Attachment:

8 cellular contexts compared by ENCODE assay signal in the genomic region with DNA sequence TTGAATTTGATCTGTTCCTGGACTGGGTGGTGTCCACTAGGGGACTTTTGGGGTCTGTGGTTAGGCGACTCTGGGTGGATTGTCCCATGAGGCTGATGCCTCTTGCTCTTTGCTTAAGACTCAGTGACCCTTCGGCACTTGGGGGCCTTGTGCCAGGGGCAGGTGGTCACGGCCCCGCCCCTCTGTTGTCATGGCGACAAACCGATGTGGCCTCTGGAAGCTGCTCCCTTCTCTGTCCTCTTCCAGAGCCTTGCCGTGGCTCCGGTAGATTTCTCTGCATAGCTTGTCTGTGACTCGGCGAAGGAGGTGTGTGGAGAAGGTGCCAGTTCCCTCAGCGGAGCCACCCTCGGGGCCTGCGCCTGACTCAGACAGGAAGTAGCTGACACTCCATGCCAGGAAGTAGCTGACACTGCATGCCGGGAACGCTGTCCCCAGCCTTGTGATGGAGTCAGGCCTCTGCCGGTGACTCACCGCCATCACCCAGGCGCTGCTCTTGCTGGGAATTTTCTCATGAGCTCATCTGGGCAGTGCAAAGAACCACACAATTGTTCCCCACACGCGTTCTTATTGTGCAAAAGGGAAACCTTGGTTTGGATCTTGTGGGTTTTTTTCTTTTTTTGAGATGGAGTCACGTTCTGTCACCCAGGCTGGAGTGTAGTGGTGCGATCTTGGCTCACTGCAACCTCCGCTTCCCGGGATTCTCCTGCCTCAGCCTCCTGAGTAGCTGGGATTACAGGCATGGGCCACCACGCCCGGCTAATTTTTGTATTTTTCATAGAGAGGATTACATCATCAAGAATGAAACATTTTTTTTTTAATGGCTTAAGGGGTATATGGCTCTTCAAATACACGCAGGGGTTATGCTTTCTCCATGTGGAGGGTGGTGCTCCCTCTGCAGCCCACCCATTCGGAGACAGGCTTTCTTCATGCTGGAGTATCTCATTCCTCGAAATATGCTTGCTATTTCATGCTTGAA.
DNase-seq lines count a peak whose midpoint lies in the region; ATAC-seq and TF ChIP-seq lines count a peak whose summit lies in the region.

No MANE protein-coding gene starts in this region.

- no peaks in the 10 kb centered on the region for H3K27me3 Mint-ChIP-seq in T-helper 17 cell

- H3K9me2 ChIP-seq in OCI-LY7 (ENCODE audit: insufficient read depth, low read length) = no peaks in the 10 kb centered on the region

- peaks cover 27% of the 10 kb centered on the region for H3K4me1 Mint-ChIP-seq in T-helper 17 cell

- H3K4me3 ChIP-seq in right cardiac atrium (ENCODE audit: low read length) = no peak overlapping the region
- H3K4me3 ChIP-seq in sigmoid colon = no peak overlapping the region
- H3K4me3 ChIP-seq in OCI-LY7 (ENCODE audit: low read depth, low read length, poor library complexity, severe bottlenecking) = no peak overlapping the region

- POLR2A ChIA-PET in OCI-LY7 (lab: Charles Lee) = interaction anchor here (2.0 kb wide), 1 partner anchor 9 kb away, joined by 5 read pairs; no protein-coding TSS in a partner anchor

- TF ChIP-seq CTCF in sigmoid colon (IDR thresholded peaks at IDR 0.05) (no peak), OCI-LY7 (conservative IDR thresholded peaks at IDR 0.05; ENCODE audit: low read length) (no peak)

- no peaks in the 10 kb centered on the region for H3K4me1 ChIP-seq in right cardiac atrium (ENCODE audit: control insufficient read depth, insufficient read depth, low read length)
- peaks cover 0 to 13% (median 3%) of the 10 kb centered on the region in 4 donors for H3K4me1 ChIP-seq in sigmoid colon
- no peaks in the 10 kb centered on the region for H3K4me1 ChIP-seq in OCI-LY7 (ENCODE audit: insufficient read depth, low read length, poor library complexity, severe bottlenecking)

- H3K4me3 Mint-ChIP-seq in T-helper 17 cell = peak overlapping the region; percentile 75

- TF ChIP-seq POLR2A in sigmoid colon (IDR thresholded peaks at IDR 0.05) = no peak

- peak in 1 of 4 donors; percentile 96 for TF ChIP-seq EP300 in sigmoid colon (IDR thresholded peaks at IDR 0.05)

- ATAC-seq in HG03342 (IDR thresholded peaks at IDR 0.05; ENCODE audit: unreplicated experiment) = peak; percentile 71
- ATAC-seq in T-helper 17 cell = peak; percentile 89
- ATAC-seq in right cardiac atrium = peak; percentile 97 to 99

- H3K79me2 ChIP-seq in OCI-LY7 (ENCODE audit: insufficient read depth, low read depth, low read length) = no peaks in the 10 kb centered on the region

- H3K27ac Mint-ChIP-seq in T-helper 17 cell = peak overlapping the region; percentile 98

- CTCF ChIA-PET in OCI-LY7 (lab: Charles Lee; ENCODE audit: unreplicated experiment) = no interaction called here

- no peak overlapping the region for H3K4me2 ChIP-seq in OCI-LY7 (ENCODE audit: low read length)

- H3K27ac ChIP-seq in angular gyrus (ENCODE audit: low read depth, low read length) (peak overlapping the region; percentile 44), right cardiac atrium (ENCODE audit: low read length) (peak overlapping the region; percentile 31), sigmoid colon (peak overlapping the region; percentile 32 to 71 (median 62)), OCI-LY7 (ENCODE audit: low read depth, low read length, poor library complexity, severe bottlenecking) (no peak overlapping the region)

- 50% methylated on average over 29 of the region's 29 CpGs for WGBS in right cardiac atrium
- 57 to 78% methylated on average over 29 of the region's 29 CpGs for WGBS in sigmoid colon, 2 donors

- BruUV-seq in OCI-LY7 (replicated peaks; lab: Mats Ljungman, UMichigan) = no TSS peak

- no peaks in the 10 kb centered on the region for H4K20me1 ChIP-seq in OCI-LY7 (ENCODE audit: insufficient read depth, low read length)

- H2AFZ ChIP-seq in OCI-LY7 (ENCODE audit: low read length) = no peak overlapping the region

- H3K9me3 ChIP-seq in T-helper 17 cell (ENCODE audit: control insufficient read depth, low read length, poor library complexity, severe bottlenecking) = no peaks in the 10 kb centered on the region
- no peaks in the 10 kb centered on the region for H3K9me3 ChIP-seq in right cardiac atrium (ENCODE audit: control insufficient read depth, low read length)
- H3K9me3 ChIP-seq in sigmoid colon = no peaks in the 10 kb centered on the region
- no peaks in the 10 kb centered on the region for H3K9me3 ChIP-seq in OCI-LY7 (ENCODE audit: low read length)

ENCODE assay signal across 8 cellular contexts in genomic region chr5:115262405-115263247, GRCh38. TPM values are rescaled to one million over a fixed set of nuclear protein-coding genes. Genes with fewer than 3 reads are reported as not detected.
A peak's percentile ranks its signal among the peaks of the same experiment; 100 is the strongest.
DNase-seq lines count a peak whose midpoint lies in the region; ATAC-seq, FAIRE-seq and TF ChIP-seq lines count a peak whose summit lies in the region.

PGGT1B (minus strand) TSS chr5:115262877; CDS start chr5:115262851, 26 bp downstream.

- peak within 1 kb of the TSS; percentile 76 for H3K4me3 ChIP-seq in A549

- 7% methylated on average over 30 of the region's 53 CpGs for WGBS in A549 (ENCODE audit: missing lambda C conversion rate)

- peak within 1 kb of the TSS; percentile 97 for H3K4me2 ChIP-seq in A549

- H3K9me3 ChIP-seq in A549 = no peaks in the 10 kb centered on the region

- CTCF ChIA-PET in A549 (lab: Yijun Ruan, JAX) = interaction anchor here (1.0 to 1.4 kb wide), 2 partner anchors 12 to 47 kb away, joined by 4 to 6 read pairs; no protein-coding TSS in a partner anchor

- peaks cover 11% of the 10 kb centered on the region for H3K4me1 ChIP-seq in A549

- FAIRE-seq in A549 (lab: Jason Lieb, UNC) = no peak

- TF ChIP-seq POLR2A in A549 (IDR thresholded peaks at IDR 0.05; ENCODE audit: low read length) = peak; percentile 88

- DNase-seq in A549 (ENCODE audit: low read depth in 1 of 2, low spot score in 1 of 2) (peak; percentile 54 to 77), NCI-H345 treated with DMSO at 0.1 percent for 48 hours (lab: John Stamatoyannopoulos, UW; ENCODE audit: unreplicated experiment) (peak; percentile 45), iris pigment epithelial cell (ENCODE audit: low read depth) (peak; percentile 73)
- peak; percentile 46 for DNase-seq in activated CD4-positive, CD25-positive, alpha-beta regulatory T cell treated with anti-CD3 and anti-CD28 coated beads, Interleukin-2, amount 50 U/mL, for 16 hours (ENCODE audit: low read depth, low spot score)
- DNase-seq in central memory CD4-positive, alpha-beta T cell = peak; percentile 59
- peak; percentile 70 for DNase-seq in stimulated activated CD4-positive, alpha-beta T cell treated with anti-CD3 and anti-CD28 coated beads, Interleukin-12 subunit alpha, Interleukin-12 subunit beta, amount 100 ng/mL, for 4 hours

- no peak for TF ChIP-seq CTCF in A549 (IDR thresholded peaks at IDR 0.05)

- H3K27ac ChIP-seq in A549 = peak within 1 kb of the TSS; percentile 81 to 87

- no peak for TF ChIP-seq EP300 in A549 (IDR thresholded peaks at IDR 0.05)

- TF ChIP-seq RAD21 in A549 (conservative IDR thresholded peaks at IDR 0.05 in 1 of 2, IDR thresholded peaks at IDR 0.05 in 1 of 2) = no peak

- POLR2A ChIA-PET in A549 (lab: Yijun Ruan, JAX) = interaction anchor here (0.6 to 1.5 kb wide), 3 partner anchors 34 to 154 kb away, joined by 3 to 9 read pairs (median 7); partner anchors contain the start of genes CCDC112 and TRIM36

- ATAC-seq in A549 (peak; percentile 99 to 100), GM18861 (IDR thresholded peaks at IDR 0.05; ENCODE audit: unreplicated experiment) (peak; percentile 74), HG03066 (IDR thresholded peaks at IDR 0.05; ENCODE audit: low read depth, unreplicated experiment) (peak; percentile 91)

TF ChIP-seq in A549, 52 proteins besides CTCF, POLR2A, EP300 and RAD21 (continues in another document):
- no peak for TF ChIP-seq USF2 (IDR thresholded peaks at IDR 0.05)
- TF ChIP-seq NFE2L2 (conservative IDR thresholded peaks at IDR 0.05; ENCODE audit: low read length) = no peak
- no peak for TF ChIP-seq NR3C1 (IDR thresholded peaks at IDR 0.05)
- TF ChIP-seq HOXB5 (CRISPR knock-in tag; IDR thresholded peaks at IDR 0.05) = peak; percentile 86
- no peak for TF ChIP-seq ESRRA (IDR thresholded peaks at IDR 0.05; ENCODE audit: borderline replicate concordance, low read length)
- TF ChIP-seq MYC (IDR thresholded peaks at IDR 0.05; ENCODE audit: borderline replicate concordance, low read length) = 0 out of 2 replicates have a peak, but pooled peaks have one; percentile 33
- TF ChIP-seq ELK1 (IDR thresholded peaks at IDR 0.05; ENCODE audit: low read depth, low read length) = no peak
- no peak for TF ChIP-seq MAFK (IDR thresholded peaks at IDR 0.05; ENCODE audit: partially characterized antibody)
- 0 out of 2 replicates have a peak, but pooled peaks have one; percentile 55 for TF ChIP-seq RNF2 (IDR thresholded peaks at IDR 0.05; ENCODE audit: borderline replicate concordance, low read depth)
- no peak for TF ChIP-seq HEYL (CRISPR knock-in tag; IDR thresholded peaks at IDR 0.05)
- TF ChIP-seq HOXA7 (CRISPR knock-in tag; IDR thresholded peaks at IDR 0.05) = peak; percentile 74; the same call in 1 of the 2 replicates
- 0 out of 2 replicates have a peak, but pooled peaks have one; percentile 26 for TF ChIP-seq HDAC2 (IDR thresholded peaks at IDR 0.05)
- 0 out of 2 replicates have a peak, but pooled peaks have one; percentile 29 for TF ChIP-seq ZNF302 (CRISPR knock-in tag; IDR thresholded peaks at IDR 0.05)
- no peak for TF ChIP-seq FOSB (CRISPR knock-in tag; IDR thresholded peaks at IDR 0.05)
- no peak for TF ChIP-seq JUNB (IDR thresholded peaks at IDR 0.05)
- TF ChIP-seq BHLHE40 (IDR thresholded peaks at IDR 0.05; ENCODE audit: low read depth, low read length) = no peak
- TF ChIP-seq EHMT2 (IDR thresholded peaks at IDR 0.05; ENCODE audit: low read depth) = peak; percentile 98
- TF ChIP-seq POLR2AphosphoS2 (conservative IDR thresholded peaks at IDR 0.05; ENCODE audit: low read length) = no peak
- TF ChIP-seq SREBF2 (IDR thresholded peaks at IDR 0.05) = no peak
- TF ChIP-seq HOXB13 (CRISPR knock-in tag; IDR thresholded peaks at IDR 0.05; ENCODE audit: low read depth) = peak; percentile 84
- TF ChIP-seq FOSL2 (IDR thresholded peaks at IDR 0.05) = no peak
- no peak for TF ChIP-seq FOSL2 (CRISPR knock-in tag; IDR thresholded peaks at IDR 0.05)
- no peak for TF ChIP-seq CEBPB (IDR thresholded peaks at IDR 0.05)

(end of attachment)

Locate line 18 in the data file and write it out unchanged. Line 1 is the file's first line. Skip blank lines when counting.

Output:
- ATAC-seq in HG03342 (IDR thresholded peaks at IDR 0.05; ENCODE audit: unreplicated experiment) = peak; percentile 71